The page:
cocktail but later admitted it was a plastic soda bottle
        stuffed with rags. Similarly, the makings of "pepper spray,"
        police admitted later, were actually peppers, onions and
        other vegetables found in the kitchen area, while
        "ammunition" seized in an activist's home consisted of empty
        shells on a Mexican ornament. Philadelphia police also
        reported "dangerous" items in activists' puppet-making
        material. Such false statements were intended to discredit
        the protesters and discourage people from supporting them,
        civil liberties lawyers argue.
        *Rounding up demonstrators on trumped-up charges. In
        Philadelphia on August 1, police arrested seventy activists
        working in the convergence space called the puppet warehouse
        on conspiracy and obstruction-of-traffic charges. They
        justified the raid, which the ACLU called one of the largest
        instances of preventive detention in US history, in a
        warrant that drew on an obscure far-right newsletter funded
        by millionaire Richard Mellon Scaife claiming that the young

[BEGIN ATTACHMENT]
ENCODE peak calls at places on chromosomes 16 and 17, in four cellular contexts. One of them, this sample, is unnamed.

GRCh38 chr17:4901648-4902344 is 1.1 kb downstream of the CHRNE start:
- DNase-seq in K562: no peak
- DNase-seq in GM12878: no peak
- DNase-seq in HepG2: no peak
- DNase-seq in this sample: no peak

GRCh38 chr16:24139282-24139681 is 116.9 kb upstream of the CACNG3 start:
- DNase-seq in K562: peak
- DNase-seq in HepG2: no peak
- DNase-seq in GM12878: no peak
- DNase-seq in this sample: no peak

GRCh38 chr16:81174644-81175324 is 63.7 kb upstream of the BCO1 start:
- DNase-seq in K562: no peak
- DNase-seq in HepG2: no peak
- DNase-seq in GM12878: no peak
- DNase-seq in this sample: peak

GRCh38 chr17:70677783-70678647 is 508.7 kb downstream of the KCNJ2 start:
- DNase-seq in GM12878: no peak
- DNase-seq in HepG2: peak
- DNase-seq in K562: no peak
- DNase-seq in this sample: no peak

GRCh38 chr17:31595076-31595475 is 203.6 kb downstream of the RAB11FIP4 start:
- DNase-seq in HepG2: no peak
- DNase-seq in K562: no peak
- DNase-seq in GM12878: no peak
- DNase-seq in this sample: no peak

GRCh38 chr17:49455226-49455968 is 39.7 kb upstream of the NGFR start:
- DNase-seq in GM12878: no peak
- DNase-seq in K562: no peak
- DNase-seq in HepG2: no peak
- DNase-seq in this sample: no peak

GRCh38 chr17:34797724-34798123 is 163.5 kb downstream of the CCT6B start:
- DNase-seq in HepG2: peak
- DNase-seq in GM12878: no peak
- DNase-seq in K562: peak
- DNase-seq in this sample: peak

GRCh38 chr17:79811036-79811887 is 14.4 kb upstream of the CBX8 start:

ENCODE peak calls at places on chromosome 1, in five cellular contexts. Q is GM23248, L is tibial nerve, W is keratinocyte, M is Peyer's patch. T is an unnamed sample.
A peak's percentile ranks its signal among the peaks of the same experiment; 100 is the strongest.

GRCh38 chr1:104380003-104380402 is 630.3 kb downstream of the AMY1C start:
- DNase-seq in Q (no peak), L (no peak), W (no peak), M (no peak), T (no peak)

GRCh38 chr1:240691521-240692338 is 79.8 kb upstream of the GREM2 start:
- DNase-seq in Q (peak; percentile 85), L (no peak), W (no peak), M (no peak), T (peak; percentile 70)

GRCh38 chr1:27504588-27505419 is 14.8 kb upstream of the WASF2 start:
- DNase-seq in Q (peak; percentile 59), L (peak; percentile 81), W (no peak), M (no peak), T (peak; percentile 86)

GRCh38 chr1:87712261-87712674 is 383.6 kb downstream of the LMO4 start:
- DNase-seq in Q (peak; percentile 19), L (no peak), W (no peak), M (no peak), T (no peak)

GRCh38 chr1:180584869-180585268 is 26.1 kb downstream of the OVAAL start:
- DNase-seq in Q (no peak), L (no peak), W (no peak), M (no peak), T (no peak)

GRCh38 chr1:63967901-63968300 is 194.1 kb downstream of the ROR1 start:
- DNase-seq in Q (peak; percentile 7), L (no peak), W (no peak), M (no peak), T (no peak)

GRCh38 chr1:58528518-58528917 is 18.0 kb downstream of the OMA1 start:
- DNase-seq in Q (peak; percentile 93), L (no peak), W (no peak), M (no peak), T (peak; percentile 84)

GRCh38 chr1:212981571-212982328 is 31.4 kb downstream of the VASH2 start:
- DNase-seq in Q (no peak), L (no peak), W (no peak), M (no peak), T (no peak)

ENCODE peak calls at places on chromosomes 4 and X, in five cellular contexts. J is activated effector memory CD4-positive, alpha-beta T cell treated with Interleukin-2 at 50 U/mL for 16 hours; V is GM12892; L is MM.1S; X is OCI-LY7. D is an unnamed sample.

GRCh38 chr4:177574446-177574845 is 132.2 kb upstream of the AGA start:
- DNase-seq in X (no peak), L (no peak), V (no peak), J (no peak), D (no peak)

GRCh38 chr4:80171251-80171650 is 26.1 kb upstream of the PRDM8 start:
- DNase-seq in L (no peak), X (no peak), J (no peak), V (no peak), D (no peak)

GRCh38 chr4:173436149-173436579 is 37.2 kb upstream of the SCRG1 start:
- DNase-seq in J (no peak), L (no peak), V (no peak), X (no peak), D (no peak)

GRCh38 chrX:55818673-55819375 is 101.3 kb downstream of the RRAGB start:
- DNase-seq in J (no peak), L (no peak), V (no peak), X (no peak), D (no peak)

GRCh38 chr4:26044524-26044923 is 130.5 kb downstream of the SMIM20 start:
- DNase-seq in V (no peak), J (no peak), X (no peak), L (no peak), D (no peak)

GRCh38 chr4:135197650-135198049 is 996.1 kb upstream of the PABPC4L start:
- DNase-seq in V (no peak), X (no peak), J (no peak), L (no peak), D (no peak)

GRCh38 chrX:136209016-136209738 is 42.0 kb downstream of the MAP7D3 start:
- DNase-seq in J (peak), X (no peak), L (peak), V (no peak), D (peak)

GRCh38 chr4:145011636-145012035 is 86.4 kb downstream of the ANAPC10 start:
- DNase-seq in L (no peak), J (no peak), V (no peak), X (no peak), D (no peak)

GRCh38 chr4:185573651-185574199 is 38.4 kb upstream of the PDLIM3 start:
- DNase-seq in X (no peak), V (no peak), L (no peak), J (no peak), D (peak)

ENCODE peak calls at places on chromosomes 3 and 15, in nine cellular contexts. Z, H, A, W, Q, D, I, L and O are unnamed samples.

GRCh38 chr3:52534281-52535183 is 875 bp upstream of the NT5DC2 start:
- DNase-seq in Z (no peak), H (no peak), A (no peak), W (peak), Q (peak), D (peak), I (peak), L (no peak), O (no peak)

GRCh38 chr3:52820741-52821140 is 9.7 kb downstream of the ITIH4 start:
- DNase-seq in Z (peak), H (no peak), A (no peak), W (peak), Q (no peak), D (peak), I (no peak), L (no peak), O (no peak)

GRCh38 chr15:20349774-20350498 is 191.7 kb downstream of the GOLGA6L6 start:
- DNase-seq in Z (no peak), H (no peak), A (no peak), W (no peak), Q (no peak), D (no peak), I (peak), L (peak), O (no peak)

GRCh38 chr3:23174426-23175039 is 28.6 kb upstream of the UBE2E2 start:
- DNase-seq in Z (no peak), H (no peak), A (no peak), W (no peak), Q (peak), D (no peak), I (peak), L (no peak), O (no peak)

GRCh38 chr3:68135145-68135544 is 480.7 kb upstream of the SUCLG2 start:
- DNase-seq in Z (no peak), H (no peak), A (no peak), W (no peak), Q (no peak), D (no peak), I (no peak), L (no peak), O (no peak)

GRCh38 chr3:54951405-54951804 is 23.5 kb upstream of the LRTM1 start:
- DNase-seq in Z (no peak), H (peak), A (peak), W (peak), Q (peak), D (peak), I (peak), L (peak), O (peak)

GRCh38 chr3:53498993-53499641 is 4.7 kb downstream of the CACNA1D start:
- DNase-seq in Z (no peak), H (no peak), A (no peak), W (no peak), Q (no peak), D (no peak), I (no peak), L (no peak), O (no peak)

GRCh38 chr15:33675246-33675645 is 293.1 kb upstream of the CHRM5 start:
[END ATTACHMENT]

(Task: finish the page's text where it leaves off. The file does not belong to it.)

people were funded by communist groups and therefore
        dangerous. On April 15, Washington police rounded up 600
        demonstrators marching against the prison-industrial
        complex, picking up tourists in the process. Police held
        them on buses for sixteen hours.
        *List-making. The BBC reported that the Czech government
        received from the FBI a list of activists that it used in
        stopping Americans from entering for anti-IMF demonstrations
        in Prague in September. A journalist interviewed two such
        Americans who said they had no criminal record but had been
        briefly held and released in Seattle during the 1999
        anti-WTO protests. MacDonald Scott, a Canadian paralegal
        doing legal support, estimates from border-crossing records
        that Canada turned away about 500 people during the OAS
        meetings last June.